Thoughts on Los Angeles, a City of Paradoxes
As I’ve walked and bussed my way through Los Angeles each day during my one month stay here, I have tried to piece together a narrative in my head on my feelings and observations about this city, never quite getting a grasp on my understanding of it. Tonight, on one of my last nights living here, this mental puzzle comes together a little more, and I write this post in an attempt to express my thoughts on Los Angeles and my experiences here.
Going by foot and transit in L.A. has given me the opportunity to interact with people and see the neighborhoods far better than if I had been driving a car. Exploring urban gardens and food initiatives as part of a personal project has given me an excuse to explore the city and witness amazing instances of people working together to fundamentally transform a place and its food system. And working from home and out of coffee shops on my website, Apple iPhone Review (my business and primary “job”), has made me feel embedded in an entrepreneurial and creative culture that thrives here in Los Angeles.
After meeting up tonight on Melrose Ave for dinner with my aunt (who visited from Orange County), I later took the bus home from my sister and her boyfriend’s West Hollywood apartment to my temporary Hollywood studio.
While waiting at the bus stop on Fairfax Avenue around midnight, I stood by the street curb and looked off into the distance, watching the still-steady stream of cars make their way through the streets, like blood ceaselessly pulsing through the city veins.
I reflected on my time here and on my plans for when I get back home to Gainesville.
Finally, my bus arrives. Fifteen minutes late.
I board the bus and sit in an empty seat toward the front. I slide down one seat, away from the aisle, so that another passenger can use the outside seat if desired.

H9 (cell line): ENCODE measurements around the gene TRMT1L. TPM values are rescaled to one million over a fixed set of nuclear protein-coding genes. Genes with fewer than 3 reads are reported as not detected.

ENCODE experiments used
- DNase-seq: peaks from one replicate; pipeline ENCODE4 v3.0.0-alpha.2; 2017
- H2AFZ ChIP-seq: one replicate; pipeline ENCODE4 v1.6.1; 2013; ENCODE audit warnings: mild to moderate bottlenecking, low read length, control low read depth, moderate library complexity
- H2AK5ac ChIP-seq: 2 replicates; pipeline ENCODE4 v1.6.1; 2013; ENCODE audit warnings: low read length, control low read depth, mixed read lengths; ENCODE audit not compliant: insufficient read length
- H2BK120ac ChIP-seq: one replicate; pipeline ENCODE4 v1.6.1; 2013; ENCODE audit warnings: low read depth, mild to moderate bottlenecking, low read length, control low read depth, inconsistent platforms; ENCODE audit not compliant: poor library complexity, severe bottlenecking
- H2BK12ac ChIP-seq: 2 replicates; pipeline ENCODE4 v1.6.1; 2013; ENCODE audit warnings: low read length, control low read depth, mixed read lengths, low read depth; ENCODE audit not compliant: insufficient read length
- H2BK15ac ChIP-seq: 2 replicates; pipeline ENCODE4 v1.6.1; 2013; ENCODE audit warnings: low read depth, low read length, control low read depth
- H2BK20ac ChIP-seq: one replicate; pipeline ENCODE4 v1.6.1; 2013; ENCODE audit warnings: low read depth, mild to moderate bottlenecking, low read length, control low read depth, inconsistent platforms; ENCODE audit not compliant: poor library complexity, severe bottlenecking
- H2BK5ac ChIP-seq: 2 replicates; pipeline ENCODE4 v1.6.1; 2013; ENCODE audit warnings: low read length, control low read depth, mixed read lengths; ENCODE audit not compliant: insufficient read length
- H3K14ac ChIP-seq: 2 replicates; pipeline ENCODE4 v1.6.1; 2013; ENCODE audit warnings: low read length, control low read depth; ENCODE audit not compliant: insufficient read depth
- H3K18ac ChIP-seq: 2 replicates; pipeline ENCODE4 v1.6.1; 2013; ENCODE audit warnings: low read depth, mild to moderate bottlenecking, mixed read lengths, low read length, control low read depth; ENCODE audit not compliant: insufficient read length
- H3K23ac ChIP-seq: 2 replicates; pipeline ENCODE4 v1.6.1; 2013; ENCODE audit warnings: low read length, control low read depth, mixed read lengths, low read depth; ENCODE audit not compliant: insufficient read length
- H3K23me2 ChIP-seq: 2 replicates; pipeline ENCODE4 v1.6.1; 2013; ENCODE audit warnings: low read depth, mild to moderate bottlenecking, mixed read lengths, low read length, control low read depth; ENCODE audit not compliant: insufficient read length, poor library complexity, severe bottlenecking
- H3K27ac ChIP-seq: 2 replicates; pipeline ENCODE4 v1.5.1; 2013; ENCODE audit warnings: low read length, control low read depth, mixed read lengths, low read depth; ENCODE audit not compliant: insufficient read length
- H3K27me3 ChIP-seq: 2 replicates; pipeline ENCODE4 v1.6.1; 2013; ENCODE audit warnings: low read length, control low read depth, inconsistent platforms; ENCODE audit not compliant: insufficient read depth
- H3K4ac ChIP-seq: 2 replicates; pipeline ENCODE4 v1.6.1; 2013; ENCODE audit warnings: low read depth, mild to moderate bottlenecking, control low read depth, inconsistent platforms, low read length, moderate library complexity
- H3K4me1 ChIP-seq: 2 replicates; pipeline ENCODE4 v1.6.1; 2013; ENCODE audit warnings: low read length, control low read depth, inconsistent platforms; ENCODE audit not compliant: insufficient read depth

One stop later, a man boards the bus and chooses the seat beside me. I cross my arms and move my left leg inward a bit, so that it is not touching his. He crosses his arms, too.
I look out the window and think about how strange it is to sit two inches away from a fellow human being and never acknowledge each other at all. This has been my experience in L.A. People rarely interact in public here unless they know each other or are doing business.
For the most part it seems Los Angelenos don’t speak on the bus, and they don’t make eye contact when they pass each other on the sidewalks.
I can understand how someone new to the city might feel alone, when people here are mostly focused inward, on their own lives and careers, and do not often interact with strangers. But I found that in the general absence of public interaction, offering someone a smile, a “Hi!” or a “Thank you!” goes a long way to building a connection. Despite the isolationist public attitude in Los Angeles, people generally do treat you kindly if you engage them.
Disinterest in strangers aside, Los Angelenos are highly networked in their personal lives and careers.
Unquestionably, much of L.A. culture is about meeting people and working creatively together. I met more people than I can count who are involved in theatre, acting, or some kind of creative production. Many people endure low pay, odd hours and an extremely competitive job market only to do what they love. Before he left town for the month, the guy who sublet me his Hollywood studio, Vinny, invited me to a showing of Much Ado About Nothing, which he directed for the eighth annual Shakespeare in Santa Monica. Vinny is a 27-year old from northern California who has until this year survived on only a thespian’s income all his adult life. He is currently in New York City auditioning for a Broadway play.
The energy surrounding “The Industry,” as they call it here, is transferred to other pockets of Los Angeles, and the result is a large community of passionate people working to better the city and its neighborhoods.
One of the things I spent some time doing here is meeting people who are working on innovative food initiatives, some of which I’ve documented on Urban Food America. As it turns out, there are a lot of people in L.A. working on the types of “inspiring community food initiatives” that I wished to document on the blog.
As I sit on the bus tonight, I think about how even though I was put off by it at first, I appreciate the space that people generally give each other in public. When you are always surrounded by people, it is nice to have your thoughts to yourself.